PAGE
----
Japan University Consortium for Peace and Human Security in Asia
In 2012, RSIS signed an agreement for academic exchanges with the Japan University Consortium for Peace and Human Security in Asia, with the objective of promoting cooperation in the fields of education and academic research. Ph.D. students from RSIS participated in the Okinawa and Hiroshima Short-Term Study Programmes on Peace and Human Security in Aug 2012 and August 2013 respectively.”RSIS provides various opportunities for students to broaden their horizons by attending study programs overseas. I have the pleasure to be selected by RSIS to participate in the short study program on peace and human security held in Okinawa. The program, I could say, is the most impressive and interesting program I have ever attended during my study life. Before I came to Okinawa, what I had known about it was that it was a beautiful Japanese island. This program, which covers lectures on human security and field trips to forests, aquarium, and museums, gives me an opportunity to profoundly understand culture, history, and tradition of this amazing island. Particularly, related to human security, Okinawa program also provides me an opportunity to come to understand the current Asia Pacific security issues more deeply. I have learned that the Japan-U.S. security treaty allows continued presence of U.S military forces in the Japanese territory, including Okinawa. The U.S. has continued to hold and use the bases secured under occupation after WWII. The ‘marginalization’ of Okinawa by Japan and the ‘colonial relationships’ on it maintained by Japan and the U.S., which was the status before Okinawa’s reversion to Japan, continue to exist today. At some bases, the U.S. military activities cause various social and environmental problems. All these knowledge I learned in the vivid classes of the study tour is deeply rooted in my mind. To summarize, the Okinawa program is interesting, instructive, and enlightening. In addition, it accommodates students from various Southeast Asian countries. By attending this program, we have made new friends and enlarged our academic network, which is very important for our future study and research.” – Yao Lixia, 2nd year PhD student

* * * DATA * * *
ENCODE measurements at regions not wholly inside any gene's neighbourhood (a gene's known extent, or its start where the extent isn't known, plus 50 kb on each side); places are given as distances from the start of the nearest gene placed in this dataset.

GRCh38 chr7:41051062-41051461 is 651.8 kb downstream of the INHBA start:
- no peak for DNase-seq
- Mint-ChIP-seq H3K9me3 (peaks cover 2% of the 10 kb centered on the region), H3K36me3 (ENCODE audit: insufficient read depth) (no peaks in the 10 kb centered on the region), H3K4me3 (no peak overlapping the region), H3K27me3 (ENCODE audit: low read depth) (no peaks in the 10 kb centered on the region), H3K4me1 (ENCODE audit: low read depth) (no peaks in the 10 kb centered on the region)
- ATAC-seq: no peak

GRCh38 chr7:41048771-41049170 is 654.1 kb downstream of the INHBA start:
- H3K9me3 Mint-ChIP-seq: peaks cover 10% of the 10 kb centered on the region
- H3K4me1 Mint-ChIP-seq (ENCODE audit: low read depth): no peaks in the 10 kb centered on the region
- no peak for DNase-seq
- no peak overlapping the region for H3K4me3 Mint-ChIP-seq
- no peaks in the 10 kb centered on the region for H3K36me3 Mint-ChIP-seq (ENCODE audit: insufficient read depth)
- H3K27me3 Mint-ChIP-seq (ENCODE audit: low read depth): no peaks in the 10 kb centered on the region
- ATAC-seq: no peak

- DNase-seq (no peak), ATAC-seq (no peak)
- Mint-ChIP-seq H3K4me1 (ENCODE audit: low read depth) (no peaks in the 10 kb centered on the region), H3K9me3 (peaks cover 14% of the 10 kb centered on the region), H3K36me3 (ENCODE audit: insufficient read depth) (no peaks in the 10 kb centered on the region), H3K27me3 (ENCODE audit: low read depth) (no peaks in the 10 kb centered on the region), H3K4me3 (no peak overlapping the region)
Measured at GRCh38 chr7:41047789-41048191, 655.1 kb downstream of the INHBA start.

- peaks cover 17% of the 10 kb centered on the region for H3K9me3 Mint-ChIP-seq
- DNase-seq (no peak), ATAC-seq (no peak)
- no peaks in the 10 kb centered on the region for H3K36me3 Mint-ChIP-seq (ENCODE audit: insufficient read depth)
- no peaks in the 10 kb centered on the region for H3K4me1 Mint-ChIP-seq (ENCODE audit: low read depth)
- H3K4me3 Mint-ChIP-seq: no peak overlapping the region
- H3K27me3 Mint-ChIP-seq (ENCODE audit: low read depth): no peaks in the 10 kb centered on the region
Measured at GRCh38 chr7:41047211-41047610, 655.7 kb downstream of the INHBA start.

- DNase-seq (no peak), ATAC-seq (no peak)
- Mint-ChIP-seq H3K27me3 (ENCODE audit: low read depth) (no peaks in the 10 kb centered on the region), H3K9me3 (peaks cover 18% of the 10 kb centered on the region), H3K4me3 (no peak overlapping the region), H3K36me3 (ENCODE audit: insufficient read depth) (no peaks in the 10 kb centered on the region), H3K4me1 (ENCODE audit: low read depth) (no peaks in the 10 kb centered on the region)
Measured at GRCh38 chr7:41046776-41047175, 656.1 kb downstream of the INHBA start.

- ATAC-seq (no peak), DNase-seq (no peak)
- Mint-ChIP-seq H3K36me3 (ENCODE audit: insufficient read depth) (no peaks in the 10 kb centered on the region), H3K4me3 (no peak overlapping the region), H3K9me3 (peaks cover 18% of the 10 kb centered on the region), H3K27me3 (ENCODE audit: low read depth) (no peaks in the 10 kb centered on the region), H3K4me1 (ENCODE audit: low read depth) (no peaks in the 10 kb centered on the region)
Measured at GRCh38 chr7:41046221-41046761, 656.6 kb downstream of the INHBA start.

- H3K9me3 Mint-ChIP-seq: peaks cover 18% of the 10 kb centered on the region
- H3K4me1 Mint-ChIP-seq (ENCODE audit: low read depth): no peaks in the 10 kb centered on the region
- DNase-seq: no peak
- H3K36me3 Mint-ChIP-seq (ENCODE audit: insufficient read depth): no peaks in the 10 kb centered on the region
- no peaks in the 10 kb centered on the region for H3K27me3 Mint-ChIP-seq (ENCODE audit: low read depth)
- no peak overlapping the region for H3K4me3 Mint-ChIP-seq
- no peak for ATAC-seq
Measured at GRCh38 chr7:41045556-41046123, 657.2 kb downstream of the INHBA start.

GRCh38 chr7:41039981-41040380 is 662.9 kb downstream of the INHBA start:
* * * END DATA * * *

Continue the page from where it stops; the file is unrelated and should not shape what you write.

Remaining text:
“The Okinawa Short-term Study Program has provided an opportunity to understand the Japanese perspective of a range of issues, such as the US-Japan security alliance and regional security in East Asia, Japan’s perception of the rise of China, the role of human security in Japan’s foreign policy, and the controversies over the US military bases in Okinawa. This is a good exercise to enhance communications between Japan and Southeast Asia regarding these issues. In particular, the basing issue was central to the discussions throughout the program Okinawa’s. Based on personal interviews with local academics and activists, I produce an in-house publication for the RSIS NTS Centre, which examines the relationship between traditional security and non-traditional security challenges through the case of Okinawa. The need to strike a balance between traditional and non-traditional security is also applicable for Southeast Asian countries.” – Gong Lina, 2nd year PhD student
“The Hiroshima Short-Term Study Program has provided a fantastic opportunity for attendees to understand the value and spirit of peace and human security from Japan’s side. Rising from the defeat and devastation after WWII, Japan has taken the lead in promoting peace and human security in its foreign policy and international relations. This short-term program spanning almost two weeks helped demonstrate how peace and human security has been perceived and the future prospective of changing international society. Conducted in several places, this program was devoted to lectures about history, values, and the changing international environment Japan is facing in regards to peace and human security.